The football team at Oregon Agricultural College was one of the first schools nationally to use the huddle formation in a game. It happened against the University of Washington in Seattle during the 1918 season. Head coach Bill Hargiss instructed the starters that once they returned to the field, they were to stand 10 yards behind the ball before the beginning of each play and whisper to one another what they were going to do next. An eyewitness to the game was veteran Seattle sports columnist Royal Brougham, whose stories of the contest give testimony today to the program's early use of this pioneering new formation.
Others trace the huddle to the 1890s in Gallaudet College. in Washington, D.C.. Paul Hubbard, a deaf player who went to Gallaudet, used the strategy to avoid having the other team see his sign language between plays; he and his team huddled to conceal the signs.
During a game, the quarterback uses the huddle to communicate the next play to the offense. National Football League Rule 5 Section 2 stipulates that no more than eleven players may be in the offensive huddle. An offensive substitute who communicates with a teammate in a huddle would be penalized for "unsportsmanlike conduct"; this is to prevent teams from feigning a substitution and taking advantage of the chaos to confuse opponents.
In some situations, teams may choose not to call a huddle and employ a hurry-up no-huddle offense to maximize time and surprise the defense.
In a snap, the snap count is decided on in the huddle, usually expressed as "...on <number>." being the final words spoken by the quarterback after calling the play but before the huddle breaks and the players go to the line of scrimmage. The snap count allows offensive players to have a small head start.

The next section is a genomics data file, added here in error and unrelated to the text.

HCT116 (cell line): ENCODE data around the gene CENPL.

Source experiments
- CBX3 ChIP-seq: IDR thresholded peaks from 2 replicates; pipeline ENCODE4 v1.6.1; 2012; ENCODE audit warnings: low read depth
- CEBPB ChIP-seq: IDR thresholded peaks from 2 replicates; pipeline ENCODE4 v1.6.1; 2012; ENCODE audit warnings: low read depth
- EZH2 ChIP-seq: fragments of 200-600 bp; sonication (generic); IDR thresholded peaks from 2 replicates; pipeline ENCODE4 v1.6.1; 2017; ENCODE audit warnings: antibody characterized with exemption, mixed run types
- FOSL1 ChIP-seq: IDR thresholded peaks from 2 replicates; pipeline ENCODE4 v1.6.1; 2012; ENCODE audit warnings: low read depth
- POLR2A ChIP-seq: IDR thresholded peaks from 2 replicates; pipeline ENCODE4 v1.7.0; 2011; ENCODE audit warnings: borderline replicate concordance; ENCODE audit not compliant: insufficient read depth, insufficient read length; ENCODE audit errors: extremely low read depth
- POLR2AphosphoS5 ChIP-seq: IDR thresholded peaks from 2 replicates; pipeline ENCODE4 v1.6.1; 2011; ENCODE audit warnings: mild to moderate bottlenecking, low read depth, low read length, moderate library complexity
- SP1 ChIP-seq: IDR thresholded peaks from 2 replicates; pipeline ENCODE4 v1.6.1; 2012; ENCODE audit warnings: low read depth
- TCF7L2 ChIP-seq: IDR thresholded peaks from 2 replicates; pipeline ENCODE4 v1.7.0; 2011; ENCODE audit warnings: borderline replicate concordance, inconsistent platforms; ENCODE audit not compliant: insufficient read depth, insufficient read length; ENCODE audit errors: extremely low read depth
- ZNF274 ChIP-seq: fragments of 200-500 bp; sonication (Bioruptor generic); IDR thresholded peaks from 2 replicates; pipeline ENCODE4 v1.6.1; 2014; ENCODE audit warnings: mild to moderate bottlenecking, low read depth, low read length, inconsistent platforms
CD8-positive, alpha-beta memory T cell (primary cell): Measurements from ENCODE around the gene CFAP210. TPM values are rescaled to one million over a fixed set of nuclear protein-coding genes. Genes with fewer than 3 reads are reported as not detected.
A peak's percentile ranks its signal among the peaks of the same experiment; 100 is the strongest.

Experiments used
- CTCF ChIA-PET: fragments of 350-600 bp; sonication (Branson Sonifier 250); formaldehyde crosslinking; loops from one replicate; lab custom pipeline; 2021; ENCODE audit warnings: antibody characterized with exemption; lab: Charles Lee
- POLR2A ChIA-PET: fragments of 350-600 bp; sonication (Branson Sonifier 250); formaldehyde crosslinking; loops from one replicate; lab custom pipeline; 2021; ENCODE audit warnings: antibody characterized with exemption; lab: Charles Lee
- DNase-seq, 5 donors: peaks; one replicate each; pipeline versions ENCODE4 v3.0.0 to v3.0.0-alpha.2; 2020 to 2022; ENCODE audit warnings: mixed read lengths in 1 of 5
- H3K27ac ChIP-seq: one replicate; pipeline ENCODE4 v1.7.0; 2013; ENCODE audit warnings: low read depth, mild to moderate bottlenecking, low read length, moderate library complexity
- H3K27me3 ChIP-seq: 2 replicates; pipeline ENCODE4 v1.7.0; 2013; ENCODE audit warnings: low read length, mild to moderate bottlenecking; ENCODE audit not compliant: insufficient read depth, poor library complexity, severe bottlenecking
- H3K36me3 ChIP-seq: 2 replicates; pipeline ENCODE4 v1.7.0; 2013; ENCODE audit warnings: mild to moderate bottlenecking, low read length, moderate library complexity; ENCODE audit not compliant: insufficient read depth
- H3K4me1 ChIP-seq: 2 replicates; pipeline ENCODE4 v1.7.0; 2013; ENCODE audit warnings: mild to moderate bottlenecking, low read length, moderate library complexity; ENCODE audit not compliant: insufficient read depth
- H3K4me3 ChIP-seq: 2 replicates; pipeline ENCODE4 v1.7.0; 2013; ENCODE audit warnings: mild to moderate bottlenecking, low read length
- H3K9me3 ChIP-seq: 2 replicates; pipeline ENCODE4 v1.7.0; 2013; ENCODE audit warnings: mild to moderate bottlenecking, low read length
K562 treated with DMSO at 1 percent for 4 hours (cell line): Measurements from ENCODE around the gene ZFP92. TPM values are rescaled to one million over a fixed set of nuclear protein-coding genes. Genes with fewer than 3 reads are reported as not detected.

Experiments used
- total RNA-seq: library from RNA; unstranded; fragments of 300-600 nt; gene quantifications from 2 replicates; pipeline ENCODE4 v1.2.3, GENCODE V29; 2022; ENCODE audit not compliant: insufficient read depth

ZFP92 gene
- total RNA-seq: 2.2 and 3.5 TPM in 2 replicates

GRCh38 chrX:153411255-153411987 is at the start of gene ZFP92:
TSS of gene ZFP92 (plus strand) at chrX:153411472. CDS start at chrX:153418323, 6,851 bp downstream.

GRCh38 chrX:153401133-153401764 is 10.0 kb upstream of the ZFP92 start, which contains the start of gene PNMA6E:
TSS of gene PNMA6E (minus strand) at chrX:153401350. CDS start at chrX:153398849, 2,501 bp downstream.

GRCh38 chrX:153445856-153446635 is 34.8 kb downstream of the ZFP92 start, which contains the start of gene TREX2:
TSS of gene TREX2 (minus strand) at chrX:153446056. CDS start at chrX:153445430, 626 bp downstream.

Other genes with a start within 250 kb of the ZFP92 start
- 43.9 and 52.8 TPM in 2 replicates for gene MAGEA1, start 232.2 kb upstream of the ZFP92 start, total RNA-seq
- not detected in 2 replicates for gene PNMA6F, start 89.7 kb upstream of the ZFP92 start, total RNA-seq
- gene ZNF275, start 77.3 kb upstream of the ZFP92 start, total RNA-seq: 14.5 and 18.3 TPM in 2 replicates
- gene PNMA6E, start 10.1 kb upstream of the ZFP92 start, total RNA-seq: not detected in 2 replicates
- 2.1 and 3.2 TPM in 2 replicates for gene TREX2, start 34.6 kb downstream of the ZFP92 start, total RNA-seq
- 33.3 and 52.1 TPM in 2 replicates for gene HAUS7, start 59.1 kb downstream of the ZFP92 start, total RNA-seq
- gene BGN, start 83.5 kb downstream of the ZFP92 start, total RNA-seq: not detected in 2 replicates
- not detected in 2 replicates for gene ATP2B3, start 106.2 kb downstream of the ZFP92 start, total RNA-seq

In Association football (soccer), the huddle has been used before games by Brazil and the Ireland national teams and club teams such as Derry City FC. Celtic FC from Scotland have used the huddle as a pre-match ritual since 1995, although this was pre-dated by St. Mirren FC (also from Scotland) who had been using the huddle since 1993. Celtic copied this and in turn is now carried out by all levels and ages of the Celtic club and often imitated by the supporters. The supporting visual aspect of this, although culturally unrelated can also be seen as similar to The Poznan.
In contrast to other sports, the huddle is a specific tactic in Australian football, used by the team kicking in after a behind is scored, or some delayed stoppage. All players in the backline gather together about fifty meters from goal. Then, the players individually lead away from the huddle in all directions. The technique means that there will be several leading players, making it difficult to defend the first kick-in. It also allows teams to run set plays for the second and third kicks. The huddle was developed during the 1970s, and is still used today by many teams.